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Clin Exp Emerg Med > Volume 9(3); 2022 > Article
Kim, Choi, Min, Han, Kang, and Kim: Emergent use of a King laryngeal tube for traumatic intraoral bleeding: two case reports


Maxillofacial trauma occasionally presents a serious challenge for physicians, and an orofacial injury can be considered life-threatening. It is difficult to control the bleeding and prevent airway obstruction simultaneously with conventional treatment. Herein, we share two cases in which we managed massive orofacial bleeding using a King laryngeal tube, a supraglottic airway device equipped with an inflatable balloon. Both patients had uncontrolled orofacial bleeding. In one of the patients, endotracheal intubation was possible; however, bleeding continued, and vital signs became unstable. The second patient had failed endotracheal intubation due to uncontrolled bleeding. We deployed the King laryngeal tube in both patients and achieved bleeding control and airway maintenance. Both patients were discharged without complications after 3 to 4 weeks. The King laryngeal tube method can be considered a useful management option for addressing massive orofacial bleeding that is uncontrollable with conventional treatment.


Patients with maxillofacial trauma occasionally present serious challenges for physicians due to several factors. Two major factors that should be considered by a physician are airway maintenance and bleeding control [1,2]. Airway maintenance is easily compromised by fracture of the surrounding bony tissue and/or swelling of soft tissues [1]. In particular, any injury associated with the soft palate is difficult to compress and control bleeding due to its anatomical characteristics.
We used an alternative airway device consisting of a pharyngeal balloon, King laryngeal tube (LT) (King Systems Corp., Noblesville, IN, USA) to control the intractable bleeding and prevent airway obstruction due to a hematoma associated with orofacial trauma. The King LT is a supraglottic airway device composed of a simple airway tube with an oropharyngeal and esophageal balloon [3]. Its location of sealing is the base of the tongue, and the sealing mechanism is an inflatable balloon. In addition, it can protect the airway from aspiration with the said esophageal balloon. In our attempts, King LT was effective in controlling bleeding and preventing airway obstruction. In this article, we report two cases treated using this device. The patients provided informed consent for publication of the research details and clinical images.


Case 1. Blunt trauma case

The patient was a 53-year-old male with a history of hypertension, diabetes mellitus, and end-stage renal disease. He was brought to the emergency department after being hit by a car while riding his bicycle.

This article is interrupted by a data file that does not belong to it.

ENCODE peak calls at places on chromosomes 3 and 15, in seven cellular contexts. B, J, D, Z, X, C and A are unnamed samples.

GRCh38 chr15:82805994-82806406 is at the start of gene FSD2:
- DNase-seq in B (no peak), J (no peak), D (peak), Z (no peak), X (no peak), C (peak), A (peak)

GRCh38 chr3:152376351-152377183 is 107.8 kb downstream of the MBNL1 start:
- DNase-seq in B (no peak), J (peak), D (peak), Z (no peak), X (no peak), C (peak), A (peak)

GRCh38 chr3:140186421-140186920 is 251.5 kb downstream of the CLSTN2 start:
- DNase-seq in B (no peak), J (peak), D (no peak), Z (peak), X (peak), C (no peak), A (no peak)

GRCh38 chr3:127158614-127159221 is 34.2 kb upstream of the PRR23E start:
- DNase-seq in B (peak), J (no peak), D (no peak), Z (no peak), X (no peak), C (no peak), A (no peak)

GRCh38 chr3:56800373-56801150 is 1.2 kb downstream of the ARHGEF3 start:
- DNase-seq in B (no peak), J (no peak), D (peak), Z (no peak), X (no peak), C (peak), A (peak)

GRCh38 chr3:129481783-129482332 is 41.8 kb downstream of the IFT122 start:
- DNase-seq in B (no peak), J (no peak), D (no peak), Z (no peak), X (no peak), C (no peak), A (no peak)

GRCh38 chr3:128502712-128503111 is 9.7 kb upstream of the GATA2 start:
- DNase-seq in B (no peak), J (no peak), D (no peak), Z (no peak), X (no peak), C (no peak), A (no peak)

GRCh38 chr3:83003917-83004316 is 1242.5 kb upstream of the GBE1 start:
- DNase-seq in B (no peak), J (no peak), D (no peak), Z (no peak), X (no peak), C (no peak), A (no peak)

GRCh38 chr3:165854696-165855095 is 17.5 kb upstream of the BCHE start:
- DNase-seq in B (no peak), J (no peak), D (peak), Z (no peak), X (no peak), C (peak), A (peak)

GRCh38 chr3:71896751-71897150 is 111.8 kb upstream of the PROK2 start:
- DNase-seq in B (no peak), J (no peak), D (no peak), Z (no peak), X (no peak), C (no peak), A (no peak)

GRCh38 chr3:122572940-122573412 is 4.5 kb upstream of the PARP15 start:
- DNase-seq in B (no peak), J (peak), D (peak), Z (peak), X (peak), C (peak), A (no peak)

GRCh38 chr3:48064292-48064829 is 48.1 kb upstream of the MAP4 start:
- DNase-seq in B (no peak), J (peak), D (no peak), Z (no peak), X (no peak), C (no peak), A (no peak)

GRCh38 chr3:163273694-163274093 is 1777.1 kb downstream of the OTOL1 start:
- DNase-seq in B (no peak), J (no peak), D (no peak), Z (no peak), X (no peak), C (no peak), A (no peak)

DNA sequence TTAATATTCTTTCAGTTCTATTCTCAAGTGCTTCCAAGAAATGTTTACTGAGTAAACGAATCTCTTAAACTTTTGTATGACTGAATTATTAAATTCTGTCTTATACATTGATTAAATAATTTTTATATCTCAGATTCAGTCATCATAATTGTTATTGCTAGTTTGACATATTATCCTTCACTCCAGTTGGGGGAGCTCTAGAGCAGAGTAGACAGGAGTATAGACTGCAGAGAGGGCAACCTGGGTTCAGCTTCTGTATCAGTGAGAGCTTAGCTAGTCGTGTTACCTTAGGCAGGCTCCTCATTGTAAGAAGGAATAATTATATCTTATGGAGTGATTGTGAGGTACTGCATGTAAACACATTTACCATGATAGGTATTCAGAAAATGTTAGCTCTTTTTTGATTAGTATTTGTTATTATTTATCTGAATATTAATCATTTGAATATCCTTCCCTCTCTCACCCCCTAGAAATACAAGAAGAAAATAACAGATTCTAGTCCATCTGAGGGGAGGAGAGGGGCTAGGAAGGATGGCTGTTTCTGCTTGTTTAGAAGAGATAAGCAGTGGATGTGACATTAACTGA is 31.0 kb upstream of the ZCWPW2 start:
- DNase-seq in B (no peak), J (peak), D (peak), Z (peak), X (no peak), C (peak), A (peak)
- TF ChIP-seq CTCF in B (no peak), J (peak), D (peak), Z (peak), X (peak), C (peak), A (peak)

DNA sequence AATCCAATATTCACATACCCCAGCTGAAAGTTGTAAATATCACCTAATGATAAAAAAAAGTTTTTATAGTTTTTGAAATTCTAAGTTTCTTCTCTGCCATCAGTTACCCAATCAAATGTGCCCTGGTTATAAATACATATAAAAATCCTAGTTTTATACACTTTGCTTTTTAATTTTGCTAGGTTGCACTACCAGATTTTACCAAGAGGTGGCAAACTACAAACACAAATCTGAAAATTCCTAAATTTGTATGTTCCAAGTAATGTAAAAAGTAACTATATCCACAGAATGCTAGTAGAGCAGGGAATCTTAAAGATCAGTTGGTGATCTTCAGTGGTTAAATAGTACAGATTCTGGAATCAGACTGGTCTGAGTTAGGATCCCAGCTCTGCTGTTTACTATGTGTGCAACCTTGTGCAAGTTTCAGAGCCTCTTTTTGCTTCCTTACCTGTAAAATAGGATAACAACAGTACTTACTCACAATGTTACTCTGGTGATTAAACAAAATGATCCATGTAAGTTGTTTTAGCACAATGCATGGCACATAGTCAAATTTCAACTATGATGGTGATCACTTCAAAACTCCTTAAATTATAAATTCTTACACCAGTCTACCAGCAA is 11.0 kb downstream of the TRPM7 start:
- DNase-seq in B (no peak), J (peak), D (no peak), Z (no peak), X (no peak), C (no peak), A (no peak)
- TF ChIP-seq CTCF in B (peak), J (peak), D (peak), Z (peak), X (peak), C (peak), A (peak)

On physical examination, the patient was alert, and his general appearance was good. Upon arrival at the emergency department, the patient’s blood pressure was 170/90 mmHg, pulse rate was 90 beats per minute (bpm), respiratory rate was 14 breaths/min, and body temperature was 36.0°C. The patient complained of facial pain and intraoral bleeding, and a hematoma and pulsatile bleeding were observed on his soft palate (Fig. 1). Anemia was present in the patient’s initial laboratory findings, with a hemoglobin concentration of 6.6 g/dL and a hematocrit value of 18.8%. Approximately 1 hour later, the patient became drowsy, and his hemodynamic status became unstable. At this point, his blood pressure was 87/61 mmHg, and his heart rate was 104 bpm. Endotracheal intubation and blood transfusion were performed; however, the patient’s hemodynamic status remained unstable. His soft palate was examined, and active pulsatile bleeding was noted. Sengstaken-Blakemore (S-B) tube insertion into the oral cavity was attempted at first, but it failed to control the bleeding. Of the two tube pieces constituting the S-B tube, the esophageal balloon was not used, and the gastric balloon was placed in the oropharyngeal cavity and then inflated by about 100 mL. We removed the S-B tube and inserted a King LT of size 4, which is an average adult size, and 60 to 80 mL of air, which is normally injected in conjunction with a size 4 device, was injected into the oropharyngeal balloon (Fig. 2). Subsequently, the active bleeding of the soft palate was stopped, and the patient became hemodynamically stable. His blood pressure increased to 130/60 mmHg, and his pulse rate dropped to 95 bpm after 30 minutes. Computed tomography imaging of the neck showed a right soft palate laceration and swelling of the adjacent structures (Fig. 3).
The King LT was removed the next day. On day 6 after admission, the patient was taken off the ventilator, and his soft palate laceration was sealed off spontaneously. The patient was discharged from the hospital on day 21 without any complications.

Case 2. Knife injury case

The patient was a 36-year-old male who had been stabbed in zone 3 of the neck. Upon arrival at the emergency department, his vital signs were stable. The patient presented with a drowsy mental status and intraoral bleeding. The inlet size of the stab wound was 3 cm, while the depth of the stab wound was not exactly measured; however, his sustained oral bleeding warranted the rough assumption of a through-and-through stab wound of the neck.
Computed tomography imaging (Fig. 4) revealed airway narrowing due to a hematoma and soft tissue swelling, and total airway obstruction was deemed imminent. There were four failed endotracheal intubation attempts due to his narrowed airway and sustained oral bleeding. Therefore, the King LT of size 4 was used as an emergency countermeasure, and 60 to 80 mL of air was injected into the oropharyngeal balloon. After securing airway maintenance via insertion of the King LT, the otolaryngologist who performed the operation voiced concerns that airway maintenance would fail while manipulating the King LT during the operation, so we discussed measures together. Ultimately, cricothyroidotomy was performed on the patient to protect airway maintenance during the operation (Fig. 5). With this status, the patient was brought to the operating room.